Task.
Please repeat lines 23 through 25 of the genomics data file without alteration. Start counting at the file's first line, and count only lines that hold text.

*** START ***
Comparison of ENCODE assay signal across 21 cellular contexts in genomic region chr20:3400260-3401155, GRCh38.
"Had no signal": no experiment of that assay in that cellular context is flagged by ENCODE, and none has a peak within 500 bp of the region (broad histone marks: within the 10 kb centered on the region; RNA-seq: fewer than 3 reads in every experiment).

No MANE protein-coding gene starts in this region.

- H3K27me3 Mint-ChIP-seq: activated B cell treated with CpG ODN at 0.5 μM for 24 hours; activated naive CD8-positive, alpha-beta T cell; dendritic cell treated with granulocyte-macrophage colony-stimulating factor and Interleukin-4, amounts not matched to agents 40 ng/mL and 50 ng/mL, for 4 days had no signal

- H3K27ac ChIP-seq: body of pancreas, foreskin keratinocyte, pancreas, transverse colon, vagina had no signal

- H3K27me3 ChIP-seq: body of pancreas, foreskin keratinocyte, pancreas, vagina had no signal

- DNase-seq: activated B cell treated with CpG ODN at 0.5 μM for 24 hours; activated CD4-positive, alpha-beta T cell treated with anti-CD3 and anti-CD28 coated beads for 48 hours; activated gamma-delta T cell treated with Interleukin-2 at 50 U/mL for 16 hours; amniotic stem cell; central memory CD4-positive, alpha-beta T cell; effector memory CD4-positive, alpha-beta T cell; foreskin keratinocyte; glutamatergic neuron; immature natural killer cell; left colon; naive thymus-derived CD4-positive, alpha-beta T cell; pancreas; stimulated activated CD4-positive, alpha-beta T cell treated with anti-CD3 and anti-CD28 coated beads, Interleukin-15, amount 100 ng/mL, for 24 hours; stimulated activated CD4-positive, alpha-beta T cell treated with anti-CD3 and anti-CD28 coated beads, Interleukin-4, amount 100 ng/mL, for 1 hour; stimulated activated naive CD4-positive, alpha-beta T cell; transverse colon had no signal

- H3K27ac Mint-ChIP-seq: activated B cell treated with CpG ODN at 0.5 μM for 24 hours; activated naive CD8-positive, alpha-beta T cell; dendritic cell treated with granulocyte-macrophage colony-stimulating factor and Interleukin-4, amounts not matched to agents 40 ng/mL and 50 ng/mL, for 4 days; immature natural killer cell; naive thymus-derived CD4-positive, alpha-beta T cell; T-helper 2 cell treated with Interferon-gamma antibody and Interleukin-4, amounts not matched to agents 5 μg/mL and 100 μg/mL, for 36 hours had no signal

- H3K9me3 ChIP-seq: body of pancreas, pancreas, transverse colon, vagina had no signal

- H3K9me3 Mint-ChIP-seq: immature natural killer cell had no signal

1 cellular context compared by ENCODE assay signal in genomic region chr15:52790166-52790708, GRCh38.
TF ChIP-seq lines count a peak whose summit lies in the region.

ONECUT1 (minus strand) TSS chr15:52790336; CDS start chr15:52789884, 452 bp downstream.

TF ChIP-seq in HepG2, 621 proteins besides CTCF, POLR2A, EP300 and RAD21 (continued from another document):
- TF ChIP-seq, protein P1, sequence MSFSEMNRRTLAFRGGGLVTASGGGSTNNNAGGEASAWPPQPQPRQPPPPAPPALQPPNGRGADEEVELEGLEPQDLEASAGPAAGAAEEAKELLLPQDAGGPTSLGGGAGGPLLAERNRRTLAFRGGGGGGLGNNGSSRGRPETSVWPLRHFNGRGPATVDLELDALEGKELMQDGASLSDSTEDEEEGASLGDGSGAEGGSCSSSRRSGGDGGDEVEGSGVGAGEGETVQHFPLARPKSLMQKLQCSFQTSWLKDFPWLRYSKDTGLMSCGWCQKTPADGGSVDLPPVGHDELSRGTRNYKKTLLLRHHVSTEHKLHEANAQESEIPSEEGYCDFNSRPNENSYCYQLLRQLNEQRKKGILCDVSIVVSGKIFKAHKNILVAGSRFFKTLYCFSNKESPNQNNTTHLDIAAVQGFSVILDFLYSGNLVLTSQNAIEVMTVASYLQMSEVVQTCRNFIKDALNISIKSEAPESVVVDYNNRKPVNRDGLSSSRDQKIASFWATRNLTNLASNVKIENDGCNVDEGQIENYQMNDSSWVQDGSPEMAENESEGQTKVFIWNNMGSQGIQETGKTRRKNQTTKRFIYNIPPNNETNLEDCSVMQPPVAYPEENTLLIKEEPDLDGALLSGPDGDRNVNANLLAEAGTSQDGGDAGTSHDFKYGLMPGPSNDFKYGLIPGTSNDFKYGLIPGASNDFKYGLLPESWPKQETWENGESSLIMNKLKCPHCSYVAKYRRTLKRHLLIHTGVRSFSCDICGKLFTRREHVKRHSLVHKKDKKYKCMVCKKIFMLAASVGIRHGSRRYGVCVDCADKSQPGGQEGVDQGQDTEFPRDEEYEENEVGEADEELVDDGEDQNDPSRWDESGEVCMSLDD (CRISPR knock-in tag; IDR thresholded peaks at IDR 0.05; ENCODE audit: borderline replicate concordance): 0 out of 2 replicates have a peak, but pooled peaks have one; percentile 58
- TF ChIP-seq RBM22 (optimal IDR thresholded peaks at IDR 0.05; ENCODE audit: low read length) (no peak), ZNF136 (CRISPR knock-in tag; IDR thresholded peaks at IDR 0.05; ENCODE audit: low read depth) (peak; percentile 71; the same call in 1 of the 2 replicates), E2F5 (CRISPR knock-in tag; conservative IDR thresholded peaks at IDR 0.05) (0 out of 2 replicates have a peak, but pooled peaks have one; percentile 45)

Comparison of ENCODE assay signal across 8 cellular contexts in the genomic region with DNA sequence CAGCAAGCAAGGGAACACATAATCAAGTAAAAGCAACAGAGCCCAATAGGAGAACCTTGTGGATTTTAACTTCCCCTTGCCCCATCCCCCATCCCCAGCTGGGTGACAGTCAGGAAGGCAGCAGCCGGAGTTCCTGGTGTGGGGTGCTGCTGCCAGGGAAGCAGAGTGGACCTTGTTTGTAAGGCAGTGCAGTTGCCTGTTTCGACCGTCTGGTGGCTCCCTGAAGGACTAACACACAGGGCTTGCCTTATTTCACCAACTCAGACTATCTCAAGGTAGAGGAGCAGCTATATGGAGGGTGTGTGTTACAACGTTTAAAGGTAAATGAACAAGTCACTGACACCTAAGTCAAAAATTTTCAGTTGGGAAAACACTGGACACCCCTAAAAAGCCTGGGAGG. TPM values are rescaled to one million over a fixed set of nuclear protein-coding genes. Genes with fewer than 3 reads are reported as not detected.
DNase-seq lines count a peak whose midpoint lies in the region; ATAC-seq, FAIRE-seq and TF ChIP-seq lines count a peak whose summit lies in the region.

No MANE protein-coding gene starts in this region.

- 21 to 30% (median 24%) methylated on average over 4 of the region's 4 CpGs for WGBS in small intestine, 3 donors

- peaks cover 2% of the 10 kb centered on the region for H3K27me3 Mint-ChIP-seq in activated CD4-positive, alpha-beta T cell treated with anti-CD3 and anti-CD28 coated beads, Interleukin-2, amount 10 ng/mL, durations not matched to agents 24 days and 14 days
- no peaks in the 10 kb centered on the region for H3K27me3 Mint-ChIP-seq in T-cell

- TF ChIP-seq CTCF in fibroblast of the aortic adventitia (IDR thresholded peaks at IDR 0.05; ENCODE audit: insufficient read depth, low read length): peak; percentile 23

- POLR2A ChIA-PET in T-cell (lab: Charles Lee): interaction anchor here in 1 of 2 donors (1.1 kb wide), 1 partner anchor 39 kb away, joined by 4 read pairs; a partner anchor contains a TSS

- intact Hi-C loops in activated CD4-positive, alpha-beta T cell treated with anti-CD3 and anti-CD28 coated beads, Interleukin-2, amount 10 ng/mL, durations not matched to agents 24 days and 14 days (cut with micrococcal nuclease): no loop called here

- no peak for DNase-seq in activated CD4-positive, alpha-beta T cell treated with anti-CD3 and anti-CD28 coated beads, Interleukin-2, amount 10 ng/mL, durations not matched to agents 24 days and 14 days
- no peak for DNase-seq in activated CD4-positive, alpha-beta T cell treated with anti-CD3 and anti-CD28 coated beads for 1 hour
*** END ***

- TF ChIP-seq CTCF in fibroblast of the aortic adventitia (IDR thresholded peaks at IDR 0.05; ENCODE audit: insufficient read depth, low read length): peak; percentile 23

- POLR2A ChIA-PET in T-cell (lab: Charles Lee): interaction anchor here in 1 of 2 donors (1.1 kb wide), 1 partner anchor 39 kb away, joined by 4 read pairs; a partner anchor contains a TSS

- intact Hi-C loops in activated CD4-positive, alpha-beta T cell treated with anti-CD3 and anti-CD28 coated beads, Interleukin-2, amount 10 ng/mL, durations not matched to agents 24 days and 14 days (cut with micrococcal nuclease): no loop called here